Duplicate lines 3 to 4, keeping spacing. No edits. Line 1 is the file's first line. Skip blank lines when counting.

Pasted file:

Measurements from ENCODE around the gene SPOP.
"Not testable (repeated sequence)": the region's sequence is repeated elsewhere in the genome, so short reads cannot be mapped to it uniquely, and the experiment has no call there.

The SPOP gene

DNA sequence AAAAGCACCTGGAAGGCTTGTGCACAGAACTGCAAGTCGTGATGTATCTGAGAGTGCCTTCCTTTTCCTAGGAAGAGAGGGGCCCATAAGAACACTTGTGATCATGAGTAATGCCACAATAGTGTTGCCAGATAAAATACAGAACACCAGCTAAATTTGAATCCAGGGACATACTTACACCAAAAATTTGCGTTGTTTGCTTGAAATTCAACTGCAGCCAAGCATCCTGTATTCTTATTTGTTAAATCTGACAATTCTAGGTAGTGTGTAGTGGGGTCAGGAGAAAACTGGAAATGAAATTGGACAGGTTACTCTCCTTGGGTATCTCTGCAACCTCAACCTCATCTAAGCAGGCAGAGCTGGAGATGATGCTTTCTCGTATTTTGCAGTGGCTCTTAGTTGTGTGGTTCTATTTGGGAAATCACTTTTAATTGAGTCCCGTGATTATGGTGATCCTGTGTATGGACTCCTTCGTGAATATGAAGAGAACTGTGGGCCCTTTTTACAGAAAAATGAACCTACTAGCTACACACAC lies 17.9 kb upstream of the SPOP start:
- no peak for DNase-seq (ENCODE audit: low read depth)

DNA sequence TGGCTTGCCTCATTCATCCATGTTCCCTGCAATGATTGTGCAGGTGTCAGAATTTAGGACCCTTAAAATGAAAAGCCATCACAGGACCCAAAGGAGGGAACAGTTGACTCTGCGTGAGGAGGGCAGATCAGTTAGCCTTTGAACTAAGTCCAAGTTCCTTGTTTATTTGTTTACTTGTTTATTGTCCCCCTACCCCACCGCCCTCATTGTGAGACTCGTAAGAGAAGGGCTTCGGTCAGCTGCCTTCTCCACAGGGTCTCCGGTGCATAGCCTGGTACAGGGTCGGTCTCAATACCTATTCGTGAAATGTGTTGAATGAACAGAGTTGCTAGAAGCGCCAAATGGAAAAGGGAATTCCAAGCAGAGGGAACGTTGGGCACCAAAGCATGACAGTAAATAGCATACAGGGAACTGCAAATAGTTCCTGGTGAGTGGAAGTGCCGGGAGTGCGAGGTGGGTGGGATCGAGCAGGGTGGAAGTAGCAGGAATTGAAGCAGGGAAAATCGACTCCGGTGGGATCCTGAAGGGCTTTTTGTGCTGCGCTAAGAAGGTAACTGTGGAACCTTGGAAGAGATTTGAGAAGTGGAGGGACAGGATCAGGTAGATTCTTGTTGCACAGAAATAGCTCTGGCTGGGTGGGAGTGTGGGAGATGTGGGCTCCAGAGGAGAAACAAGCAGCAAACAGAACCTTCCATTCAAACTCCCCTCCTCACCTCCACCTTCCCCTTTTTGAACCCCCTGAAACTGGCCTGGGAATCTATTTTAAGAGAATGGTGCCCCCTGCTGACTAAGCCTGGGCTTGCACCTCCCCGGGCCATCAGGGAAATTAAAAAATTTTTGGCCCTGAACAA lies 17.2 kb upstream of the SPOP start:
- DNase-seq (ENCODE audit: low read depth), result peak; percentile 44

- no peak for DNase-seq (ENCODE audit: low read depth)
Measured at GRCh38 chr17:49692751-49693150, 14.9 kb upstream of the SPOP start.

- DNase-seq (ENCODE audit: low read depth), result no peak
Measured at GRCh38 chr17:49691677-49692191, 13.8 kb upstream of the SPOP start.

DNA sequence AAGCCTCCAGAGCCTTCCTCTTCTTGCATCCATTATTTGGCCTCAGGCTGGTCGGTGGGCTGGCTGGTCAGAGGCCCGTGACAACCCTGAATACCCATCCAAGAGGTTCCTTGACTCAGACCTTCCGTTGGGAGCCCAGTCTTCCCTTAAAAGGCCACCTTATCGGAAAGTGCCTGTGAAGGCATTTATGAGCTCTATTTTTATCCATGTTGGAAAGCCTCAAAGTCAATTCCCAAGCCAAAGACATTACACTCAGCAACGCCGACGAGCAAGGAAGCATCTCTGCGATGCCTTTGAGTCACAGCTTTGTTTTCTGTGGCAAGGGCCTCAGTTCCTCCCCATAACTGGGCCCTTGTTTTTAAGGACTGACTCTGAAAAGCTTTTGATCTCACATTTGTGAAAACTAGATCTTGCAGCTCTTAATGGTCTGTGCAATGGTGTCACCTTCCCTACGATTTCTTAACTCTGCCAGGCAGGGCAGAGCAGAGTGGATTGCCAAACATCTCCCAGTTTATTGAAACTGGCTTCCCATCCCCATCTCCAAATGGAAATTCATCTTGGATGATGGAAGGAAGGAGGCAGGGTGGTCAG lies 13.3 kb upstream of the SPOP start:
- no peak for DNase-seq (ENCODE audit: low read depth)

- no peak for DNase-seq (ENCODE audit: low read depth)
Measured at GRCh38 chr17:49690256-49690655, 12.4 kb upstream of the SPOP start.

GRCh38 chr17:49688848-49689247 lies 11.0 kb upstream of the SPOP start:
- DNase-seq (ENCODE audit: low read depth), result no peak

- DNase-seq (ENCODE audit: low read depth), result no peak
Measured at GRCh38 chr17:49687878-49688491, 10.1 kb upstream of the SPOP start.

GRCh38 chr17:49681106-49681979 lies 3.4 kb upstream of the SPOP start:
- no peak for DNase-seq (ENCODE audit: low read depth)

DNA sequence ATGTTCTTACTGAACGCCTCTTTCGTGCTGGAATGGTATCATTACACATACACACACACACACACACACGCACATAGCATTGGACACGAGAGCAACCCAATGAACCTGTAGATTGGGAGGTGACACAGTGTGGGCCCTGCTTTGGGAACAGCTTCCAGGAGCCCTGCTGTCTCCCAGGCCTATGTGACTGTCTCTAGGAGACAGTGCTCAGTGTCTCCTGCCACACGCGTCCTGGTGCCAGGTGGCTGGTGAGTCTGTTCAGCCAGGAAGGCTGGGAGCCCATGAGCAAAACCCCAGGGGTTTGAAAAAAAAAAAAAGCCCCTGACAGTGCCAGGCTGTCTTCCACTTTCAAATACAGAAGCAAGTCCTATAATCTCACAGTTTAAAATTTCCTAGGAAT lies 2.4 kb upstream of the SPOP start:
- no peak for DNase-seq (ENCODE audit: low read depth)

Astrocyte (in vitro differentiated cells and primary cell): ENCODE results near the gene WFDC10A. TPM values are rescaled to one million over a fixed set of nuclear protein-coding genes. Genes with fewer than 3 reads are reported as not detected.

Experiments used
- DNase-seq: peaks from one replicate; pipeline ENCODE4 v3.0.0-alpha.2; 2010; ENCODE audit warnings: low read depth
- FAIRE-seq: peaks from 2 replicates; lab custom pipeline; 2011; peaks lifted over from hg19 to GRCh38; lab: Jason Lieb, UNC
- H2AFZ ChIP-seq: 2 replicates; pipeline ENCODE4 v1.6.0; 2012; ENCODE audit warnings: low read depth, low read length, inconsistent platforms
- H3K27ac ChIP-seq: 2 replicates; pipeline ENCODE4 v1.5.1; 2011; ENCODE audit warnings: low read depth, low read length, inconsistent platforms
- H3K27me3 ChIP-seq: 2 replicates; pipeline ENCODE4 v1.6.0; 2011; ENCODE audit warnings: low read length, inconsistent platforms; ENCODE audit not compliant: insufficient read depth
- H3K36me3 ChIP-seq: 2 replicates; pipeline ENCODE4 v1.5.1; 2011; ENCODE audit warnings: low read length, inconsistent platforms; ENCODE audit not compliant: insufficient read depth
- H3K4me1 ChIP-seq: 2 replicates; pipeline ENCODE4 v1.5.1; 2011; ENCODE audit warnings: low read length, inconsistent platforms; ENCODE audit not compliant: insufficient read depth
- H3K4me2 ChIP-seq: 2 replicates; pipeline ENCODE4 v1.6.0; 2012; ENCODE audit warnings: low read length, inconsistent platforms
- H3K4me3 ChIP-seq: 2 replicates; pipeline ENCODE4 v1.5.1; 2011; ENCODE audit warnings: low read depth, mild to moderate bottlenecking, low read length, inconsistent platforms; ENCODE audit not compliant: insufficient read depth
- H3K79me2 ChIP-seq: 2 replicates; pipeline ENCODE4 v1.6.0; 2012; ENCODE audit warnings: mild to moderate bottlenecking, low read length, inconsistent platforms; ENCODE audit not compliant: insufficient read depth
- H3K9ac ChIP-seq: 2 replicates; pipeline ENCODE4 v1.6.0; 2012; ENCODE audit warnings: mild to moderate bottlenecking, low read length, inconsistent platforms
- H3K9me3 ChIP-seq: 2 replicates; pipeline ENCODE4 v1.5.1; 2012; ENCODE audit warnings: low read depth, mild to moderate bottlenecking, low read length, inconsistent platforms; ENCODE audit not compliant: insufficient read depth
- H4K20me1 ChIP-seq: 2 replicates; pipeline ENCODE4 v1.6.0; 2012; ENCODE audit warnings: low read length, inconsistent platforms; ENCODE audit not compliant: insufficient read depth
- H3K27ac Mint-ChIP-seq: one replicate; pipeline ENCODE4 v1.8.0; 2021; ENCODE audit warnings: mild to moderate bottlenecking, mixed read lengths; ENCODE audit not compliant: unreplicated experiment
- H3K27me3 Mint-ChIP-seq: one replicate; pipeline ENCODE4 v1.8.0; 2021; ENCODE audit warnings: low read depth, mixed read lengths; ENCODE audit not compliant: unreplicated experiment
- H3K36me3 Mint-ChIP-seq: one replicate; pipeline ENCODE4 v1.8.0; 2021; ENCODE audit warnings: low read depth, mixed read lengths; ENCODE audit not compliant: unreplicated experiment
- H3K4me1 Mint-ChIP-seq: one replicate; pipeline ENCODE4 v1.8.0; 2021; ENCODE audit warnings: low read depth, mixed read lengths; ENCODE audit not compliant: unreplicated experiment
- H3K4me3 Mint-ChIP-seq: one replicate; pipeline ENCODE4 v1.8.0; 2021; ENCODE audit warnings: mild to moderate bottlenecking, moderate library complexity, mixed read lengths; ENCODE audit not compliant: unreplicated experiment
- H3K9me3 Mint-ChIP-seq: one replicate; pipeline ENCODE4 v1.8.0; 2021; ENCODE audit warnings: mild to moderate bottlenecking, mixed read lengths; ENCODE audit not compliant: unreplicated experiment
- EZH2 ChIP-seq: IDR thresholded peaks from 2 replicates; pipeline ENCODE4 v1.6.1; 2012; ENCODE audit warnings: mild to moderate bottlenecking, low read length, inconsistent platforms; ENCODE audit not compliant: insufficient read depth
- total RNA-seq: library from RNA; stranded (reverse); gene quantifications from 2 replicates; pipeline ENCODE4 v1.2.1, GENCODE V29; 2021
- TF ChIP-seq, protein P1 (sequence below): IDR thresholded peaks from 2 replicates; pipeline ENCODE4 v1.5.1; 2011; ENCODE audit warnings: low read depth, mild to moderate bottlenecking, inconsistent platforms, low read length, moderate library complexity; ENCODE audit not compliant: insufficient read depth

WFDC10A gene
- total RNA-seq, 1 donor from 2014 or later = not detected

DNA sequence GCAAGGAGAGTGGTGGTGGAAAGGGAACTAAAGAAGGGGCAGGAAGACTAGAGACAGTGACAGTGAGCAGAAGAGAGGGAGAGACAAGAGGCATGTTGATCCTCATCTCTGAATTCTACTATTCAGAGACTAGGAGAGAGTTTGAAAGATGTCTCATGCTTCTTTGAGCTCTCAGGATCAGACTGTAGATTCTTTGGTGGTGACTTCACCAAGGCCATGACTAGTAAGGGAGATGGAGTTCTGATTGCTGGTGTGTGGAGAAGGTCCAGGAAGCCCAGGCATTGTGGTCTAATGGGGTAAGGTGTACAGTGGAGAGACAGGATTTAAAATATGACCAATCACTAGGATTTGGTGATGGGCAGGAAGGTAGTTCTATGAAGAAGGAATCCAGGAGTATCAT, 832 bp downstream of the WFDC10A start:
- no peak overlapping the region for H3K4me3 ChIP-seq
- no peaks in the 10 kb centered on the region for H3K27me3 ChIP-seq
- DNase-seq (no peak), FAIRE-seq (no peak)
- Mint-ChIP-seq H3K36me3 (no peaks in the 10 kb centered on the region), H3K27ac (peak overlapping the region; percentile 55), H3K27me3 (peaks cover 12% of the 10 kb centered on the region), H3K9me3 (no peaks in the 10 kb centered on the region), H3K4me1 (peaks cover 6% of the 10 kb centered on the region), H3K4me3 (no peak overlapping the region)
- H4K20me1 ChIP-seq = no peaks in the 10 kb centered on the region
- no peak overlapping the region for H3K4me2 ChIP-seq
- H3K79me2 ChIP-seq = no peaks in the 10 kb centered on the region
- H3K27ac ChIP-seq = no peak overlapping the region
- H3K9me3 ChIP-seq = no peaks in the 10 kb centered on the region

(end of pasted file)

The SPOP gene

DNA sequence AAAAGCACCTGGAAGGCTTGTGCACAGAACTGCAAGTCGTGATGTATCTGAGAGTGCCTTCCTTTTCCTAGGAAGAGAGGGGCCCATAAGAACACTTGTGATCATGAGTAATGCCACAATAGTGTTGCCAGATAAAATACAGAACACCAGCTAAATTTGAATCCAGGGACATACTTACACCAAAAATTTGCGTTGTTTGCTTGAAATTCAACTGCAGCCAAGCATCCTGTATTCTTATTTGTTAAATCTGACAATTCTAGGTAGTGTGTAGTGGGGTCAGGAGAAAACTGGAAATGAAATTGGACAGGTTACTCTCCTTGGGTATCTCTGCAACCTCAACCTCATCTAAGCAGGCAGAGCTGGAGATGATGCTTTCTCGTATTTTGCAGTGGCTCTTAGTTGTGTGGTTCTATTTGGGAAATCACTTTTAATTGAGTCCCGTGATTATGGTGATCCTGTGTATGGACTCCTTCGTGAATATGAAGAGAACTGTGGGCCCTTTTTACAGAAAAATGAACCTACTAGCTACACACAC lies 17.9 kb upstream of the SPOP start: